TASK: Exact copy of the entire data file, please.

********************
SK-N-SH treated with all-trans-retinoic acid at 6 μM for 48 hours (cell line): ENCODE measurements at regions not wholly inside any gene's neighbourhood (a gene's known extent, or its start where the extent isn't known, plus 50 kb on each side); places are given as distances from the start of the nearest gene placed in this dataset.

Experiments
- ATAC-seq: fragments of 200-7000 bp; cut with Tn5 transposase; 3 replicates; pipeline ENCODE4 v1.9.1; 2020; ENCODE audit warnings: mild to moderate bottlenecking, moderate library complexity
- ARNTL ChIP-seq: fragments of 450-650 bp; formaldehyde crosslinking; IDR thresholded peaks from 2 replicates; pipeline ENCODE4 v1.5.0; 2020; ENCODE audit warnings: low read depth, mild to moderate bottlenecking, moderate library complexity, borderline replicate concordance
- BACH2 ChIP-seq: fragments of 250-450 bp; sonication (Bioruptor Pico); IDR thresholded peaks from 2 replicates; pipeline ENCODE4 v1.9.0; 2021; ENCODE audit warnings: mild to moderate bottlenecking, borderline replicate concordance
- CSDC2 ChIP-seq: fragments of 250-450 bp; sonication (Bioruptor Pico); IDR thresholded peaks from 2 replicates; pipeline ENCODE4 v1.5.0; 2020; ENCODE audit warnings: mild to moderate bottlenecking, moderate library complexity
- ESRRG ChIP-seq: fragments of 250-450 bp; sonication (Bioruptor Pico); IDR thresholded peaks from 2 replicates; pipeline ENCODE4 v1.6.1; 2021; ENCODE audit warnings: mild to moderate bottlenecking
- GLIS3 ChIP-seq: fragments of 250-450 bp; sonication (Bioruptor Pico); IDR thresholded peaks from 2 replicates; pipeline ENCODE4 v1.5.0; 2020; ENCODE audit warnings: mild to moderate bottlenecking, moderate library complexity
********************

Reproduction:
SK-N-SH treated with all-trans-retinoic acid at 6 μM for 48 hours (cell line): ENCODE measurements at regions not wholly inside any gene's neighbourhood (a gene's known extent, or its start where the extent isn't known, plus 50 kb on each side); places are given as distances from the start of the nearest gene placed in this dataset.

Experiments
- ATAC-seq: fragments of 200-7000 bp; cut with Tn5 transposase; 3 replicates; pipeline ENCODE4 v1.9.1; 2020; ENCODE audit warnings: mild to moderate bottlenecking, moderate library complexity
- ARNTL ChIP-seq: fragments of 450-650 bp; formaldehyde crosslinking; IDR thresholded peaks from 2 replicates; pipeline ENCODE4 v1.5.0; 2020; ENCODE audit warnings: low read depth, mild to moderate bottlenecking, moderate library complexity, borderline replicate concordance
- BACH2 ChIP-seq: fragments of 250-450 bp; sonication (Bioruptor Pico); IDR thresholded peaks from 2 replicates; pipeline ENCODE4 v1.9.0; 2021; ENCODE audit warnings: mild to moderate bottlenecking, borderline replicate concordance
- CSDC2 ChIP-seq: fragments of 250-450 bp; sonication (Bioruptor Pico); IDR thresholded peaks from 2 replicates; pipeline ENCODE4 v1.5.0; 2020; ENCODE audit warnings: mild to moderate bottlenecking, moderate library complexity
- ESRRG ChIP-seq: fragments of 250-450 bp; sonication (Bioruptor Pico); IDR thresholded peaks from 2 replicates; pipeline ENCODE4 v1.6.1; 2021; ENCODE audit warnings: mild to moderate bottlenecking
- GLIS3 ChIP-seq: fragments of 250-450 bp; sonication (Bioruptor Pico); IDR thresholded peaks from 2 replicates; pipeline ENCODE4 v1.5.0; 2020; ENCODE audit warnings: mild to moderate bottlenecking, moderate library complexity